The map shows the main developments in Worcester from 1800 to 1860.

Upper-class housing development began outside the traditional city boundaries after 1790, mainly in the north and along the London Road and had effectively ceased by the 1830s as Worcester’s cultural fortunes declined. It was not rekindled by the arrival of the railway. Working class housing began in the Blockhouse to the east of the city walls and this formed the nucleus of a new working class area, mostly built up by 1824. North towards St Martin and Lowesmoor, other working class communities grew up around the canal from 1815. Speculative back-to-back housing schemes were built and by 1830 Worcester had its main working class suburb in place. Large number of inns, commercial hotels, missions and music halls were built along with Non-conformist chapels in the canal-side area.

The canal’s industrial centre on the east side of the city made it an obvious area to locate the railway centre and to this end, the OW&WR purchased 52 acres of land at Shrub Hill. The canal and the railway confirmed the working class and industrial character of the area and by the 1860s the remaining open spaces had been filled with a blend of housing and small industry. The arrival of the railway stimulated some new housing, particularly for its workers, in the Arboretum and Rainbow Hill areas, close to the railway works, along with welfare projects like the Railway Institute.

The steady, but unhurried growth in both housing and industry points to a possible measure of control which Karen Pierson mentions, ‘that the bishops of Worcester with their legacy of social control – not to mention their actual control over countless hectares of land – would never have permitted the usurpation of their power that the Industrial Revolution would have caused within their realm’ (Pierson, p.48). This statement may be more relevant to the period up to 1825 when the city’s chief industry was glovemaking, an industry that was difficult to mechanise. Nevertheless Worcester had a strong upper-class base from its days as a cultural centre and it may have acted to curb the worst excesses of the industrialists. This situation is alluded to by Turberville in 1852; ‘It seems hard to say why Worcester, a city so centrally situated, and before the railway era, so advantageously situated as regards the means of communication with other parts of the kingdom, has not become a manufacturing emporium and a place of much greater importance. In my belief, one principal reason has been the hindrance to speculative or bona fide building, which exists in the bad tenure of land everywhere around the city; ........There has, moreover, been a lack of unity and co-operation amongst the inhabitants in the promotion of the general good ........ Considerations of the common weal have been postponed to the interests of partisanship’ (Turberville, p.18). Here is another factor which may have mediated the growth of industrialisation in Worcester.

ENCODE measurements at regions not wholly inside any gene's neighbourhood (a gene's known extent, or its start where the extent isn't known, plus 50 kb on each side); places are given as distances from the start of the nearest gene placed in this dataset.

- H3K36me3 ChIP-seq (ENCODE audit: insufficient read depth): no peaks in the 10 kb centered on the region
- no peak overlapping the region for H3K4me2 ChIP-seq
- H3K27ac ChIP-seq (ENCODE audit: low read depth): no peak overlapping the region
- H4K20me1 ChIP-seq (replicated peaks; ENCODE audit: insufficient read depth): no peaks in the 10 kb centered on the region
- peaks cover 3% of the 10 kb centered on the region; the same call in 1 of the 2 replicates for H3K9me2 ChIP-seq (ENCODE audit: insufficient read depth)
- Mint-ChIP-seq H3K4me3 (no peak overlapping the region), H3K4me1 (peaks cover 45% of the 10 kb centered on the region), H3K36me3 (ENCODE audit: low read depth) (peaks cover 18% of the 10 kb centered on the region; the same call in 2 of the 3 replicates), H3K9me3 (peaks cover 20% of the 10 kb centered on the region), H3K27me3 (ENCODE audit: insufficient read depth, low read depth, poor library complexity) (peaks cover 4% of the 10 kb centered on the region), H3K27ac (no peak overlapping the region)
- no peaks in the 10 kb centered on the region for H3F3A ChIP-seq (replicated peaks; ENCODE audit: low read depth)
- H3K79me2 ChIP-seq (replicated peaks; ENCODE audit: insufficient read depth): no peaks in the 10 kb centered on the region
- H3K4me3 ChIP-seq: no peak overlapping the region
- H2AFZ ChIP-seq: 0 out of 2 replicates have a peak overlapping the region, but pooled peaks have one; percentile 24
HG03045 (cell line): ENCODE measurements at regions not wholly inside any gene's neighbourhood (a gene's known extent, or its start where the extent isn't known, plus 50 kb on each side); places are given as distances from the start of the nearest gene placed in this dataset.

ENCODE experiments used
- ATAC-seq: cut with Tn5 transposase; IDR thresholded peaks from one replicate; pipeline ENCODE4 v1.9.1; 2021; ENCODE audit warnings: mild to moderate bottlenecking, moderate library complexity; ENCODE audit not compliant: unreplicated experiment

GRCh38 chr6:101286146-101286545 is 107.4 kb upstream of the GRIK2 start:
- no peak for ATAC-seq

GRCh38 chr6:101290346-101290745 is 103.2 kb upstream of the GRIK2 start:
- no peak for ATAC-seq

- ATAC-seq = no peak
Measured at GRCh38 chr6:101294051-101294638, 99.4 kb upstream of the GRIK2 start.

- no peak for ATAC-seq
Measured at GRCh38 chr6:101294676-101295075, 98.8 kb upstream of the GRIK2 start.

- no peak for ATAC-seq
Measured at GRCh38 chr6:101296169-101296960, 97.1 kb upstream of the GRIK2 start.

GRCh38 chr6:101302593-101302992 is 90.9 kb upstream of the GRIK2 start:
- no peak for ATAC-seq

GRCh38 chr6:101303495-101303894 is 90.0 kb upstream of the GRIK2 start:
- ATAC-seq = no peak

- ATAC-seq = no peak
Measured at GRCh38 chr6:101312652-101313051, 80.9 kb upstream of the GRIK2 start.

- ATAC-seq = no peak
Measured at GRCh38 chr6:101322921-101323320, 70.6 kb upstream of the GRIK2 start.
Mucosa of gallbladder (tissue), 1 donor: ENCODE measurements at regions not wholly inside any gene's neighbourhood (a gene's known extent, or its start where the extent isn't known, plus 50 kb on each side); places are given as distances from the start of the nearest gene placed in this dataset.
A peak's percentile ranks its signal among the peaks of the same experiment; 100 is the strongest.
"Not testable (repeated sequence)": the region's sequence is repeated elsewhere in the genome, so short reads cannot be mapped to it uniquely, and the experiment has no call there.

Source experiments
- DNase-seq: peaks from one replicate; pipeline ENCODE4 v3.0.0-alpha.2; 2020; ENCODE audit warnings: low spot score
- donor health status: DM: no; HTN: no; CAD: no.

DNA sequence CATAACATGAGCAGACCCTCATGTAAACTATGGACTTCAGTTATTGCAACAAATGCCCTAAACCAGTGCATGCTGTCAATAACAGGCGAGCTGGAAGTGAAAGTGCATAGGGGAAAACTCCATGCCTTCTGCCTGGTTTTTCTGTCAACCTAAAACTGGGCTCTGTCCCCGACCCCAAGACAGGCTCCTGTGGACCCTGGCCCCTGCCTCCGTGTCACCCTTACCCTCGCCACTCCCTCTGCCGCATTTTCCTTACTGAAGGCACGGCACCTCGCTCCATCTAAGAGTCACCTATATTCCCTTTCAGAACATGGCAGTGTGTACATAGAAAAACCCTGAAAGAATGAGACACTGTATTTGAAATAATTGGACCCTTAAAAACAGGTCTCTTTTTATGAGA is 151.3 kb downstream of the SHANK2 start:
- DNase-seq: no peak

Population Changes

There is a trend in the population figures which indicate a sharp slowing in growth in the period from 1840 until 1850. This is not necessarily due to the absence of a railway and one possible reason is the slump in the glove trade of 22,000 jobs over fifteen years. The first graph shows the changes in population of Worcester relative to other Worcestershire towns (left-hand population scale) and to the county overall (right-hand population scale).

The most obvious point of disparity is the relatively strong growth of places like Dudley and Stourbridge in Worcestershire’s Black Country (surrounded by coal and iron) and Bromsgrove which had an early railway connection and was home to the B&GR workshops. Towns without rail connection show decline, as in Kidderminster, heavily dependent on the carpet trade, or a marked slowing of growth, as in Worcester. The county as a whole reflects the overall increase in its industrial north-west.

The second shows the changes within Worcester itself.

As can be seen from the graph, although development in the inner city remained relatively static or declined, in the outer parishes, particularly in the east, population growth was fairly constant, apart for the dip in the 1840s.

The third graph shows the growth of the two rivals on the Severn, Worcester and Gloucester; here the steady growth of Gloucester, which had rail connection in 1840 contrasts with that of Worcester.

However Gloucester had a less industrial profile than Worcester and the railway produced no great spurt in growth.